Mt Everest and Surroundings in 3D Form: Thank Nat. Geo’s Failed Attempt To Recover 1924 Explorer

Rouchelle Gilmore | ClimbingClimbing
Mark Synnott climbing Everest in 2019. Credit: Renan Ozturk, Facebook.

National Geographic has shared a 360-degree view of the world’s tallest mountain, Mt Everest, and the surrounding peaks. The photographer Renan Ozark captured the panoramic images using specially modified drones. The images were captured as part of a 2019 expedition which had a twist.

The expedition’s primary objective was to search for British Climber Sandy Irvine, who disappeared in 1924 attempting to be the first to summit Everest. The story of what happened to Irvine has been a mystery, as his body has never been recovered and it is not known whether he and his partner George Mallory did make the top of the mountain. Mallory’s body was recovered in 1999. Though it was thought Irvine was in possession of a camera which could prove if they were, in fact, the first people to successfully summit Everest.

In the story published by National Geographic, ‘Our team climbed Everest to try to solve its greatest mystery’, by Mark Synnott captures the journey in which they use the photos, originally. The photos were used to help look for where it had been hypothesized Irvine’s body could have been located, based on a historical account that claimed could have been the body.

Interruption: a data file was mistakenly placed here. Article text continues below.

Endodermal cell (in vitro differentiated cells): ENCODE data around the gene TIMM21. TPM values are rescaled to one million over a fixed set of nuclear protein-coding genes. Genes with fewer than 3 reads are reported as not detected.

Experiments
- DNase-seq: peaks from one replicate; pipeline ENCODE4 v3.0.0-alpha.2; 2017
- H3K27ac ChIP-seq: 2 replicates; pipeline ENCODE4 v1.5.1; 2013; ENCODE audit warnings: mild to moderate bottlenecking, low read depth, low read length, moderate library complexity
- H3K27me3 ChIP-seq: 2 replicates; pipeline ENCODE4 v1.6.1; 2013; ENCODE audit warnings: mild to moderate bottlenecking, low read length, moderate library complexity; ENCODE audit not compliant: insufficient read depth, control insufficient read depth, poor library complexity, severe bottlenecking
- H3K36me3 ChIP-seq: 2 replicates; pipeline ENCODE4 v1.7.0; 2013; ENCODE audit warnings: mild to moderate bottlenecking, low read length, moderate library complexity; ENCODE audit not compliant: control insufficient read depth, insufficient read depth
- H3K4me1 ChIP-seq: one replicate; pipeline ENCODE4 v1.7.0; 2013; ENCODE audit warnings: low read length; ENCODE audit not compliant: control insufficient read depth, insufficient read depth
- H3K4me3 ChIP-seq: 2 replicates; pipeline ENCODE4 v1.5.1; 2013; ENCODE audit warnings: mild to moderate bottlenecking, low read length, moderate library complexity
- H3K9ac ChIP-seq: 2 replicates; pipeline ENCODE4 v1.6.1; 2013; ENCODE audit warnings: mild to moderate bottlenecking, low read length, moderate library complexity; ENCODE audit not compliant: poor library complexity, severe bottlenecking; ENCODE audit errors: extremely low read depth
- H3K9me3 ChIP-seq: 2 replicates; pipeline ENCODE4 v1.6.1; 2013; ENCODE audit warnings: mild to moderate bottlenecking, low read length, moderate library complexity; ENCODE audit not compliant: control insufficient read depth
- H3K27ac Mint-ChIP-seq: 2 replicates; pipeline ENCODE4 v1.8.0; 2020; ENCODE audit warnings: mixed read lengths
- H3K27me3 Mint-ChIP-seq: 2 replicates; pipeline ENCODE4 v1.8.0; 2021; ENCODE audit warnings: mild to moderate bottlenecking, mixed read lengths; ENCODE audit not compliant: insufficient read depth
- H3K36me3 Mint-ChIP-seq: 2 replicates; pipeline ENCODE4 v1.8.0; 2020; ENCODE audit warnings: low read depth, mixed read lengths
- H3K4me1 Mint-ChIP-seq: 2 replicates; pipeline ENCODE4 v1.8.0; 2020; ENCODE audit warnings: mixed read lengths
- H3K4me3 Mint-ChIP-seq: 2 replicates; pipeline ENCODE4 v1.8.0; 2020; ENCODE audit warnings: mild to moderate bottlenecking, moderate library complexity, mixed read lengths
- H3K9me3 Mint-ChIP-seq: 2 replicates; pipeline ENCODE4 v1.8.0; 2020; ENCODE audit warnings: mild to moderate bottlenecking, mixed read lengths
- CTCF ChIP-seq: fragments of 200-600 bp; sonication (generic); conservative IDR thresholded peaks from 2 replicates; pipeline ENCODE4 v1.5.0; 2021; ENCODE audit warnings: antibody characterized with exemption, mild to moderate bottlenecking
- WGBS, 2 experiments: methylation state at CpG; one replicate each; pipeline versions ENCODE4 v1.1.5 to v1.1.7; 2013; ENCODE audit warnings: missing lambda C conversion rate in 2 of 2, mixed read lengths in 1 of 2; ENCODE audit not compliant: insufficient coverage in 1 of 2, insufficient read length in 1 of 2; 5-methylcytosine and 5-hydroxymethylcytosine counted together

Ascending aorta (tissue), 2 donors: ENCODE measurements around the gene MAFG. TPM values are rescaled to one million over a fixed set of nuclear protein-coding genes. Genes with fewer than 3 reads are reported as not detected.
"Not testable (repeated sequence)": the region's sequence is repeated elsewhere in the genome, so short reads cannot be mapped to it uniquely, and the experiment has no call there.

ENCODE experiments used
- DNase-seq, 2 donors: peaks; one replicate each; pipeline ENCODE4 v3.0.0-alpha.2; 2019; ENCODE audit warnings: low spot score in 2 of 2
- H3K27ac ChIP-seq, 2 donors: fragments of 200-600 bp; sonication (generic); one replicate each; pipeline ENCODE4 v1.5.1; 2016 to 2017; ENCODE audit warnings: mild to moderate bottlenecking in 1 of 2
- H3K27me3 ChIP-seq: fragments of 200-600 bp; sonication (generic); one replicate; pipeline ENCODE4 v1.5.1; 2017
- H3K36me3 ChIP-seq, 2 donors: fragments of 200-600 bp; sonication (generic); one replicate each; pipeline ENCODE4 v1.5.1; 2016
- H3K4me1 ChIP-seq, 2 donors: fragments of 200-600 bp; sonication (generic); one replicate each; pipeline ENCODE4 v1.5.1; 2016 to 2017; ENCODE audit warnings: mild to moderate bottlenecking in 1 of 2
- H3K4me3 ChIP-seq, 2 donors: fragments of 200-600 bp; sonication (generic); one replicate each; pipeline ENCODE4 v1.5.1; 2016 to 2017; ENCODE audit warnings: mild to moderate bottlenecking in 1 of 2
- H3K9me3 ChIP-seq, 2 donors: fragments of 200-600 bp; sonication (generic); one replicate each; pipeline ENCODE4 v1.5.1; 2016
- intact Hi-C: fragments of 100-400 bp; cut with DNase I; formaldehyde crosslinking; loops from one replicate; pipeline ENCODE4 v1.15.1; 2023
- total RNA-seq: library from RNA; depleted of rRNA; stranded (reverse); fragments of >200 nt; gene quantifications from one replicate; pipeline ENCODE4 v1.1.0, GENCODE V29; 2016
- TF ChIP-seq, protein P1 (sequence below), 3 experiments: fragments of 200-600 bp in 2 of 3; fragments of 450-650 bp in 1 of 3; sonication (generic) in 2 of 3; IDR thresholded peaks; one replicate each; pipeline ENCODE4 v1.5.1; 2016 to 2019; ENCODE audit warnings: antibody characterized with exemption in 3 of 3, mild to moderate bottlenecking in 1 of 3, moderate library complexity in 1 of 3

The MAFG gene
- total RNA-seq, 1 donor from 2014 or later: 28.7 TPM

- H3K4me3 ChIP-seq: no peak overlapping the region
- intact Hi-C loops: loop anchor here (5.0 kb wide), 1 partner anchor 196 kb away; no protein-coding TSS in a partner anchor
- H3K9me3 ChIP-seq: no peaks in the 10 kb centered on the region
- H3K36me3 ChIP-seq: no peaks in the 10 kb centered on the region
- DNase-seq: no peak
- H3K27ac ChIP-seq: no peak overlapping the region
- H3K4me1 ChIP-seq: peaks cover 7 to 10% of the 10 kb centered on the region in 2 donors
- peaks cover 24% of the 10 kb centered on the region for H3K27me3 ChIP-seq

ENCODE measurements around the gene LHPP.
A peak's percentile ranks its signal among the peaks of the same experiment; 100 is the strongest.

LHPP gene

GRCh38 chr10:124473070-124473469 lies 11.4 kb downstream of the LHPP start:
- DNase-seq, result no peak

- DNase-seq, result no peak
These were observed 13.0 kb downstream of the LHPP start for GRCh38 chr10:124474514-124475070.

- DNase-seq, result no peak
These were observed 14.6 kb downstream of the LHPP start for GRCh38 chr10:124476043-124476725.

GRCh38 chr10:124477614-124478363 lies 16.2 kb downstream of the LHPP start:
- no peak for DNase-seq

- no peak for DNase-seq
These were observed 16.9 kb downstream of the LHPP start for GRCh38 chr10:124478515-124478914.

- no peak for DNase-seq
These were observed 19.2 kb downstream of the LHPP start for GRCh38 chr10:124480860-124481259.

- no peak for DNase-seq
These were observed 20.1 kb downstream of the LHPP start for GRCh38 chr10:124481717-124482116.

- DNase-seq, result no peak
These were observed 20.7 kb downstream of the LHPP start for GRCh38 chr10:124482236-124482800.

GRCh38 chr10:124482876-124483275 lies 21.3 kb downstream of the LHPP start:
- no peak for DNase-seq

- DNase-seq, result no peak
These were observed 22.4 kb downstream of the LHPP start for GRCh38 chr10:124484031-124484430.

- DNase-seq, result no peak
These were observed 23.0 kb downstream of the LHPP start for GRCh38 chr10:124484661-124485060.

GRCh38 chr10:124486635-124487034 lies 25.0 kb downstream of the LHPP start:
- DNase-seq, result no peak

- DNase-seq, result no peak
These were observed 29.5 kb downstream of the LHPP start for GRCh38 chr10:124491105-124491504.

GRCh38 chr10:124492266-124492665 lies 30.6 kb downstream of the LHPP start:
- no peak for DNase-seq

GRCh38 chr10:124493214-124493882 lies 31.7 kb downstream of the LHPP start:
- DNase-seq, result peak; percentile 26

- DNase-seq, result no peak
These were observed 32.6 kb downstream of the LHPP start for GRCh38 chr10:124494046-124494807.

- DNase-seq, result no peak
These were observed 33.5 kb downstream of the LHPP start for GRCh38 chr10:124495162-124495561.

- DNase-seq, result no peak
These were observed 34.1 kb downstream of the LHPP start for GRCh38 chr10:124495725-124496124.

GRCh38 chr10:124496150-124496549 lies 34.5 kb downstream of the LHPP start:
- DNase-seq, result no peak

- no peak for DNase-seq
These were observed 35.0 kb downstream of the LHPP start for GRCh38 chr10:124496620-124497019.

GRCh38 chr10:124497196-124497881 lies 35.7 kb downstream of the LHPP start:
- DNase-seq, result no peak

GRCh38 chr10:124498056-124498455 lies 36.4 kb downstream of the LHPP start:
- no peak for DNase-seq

Behind the Scenes on the National Geographic 2019 trip, rough weather at camp. Credit: Renan Ozturk, Facebook.

The expedition team included 6 other climbers, 12 Sherpas, plus Ozturk the photographer, and many others to help with cooking, cleaning, and trip logistics. The team followed the route established in the 1920s by Mallory’s expeditions, it goes along the East Rongbuk Glacier toward Everest. They summited Everest on May 30, 2019. 

Synnott ends his recount of the whole journey with a thought-provoking statement about the obsession with Mount Everest for adventurers who try to tackle the mountain.

“To all of these questions, I had no answers. But I had learned something about the pull of Mount Everest that drives people to push themselves so hard, because if I hadn’t walked in Sandy Irvine’s footsteps, I never would have felt it myself. The only thing I could now say for sure was that the mystery of Mallory and Irvine would endure—perhaps forever. And that was OK.”

– Mark Synnott, Alpine Climber.

So, make yourself a cup of tea, sit and relax as you can look at the Nepalese monster mountains without falling in a crevasse or fighting the elements. Or use the photos to plan which route to take when Everest opens to be summited again. Summiting Everest was canceled for the 2020 season.


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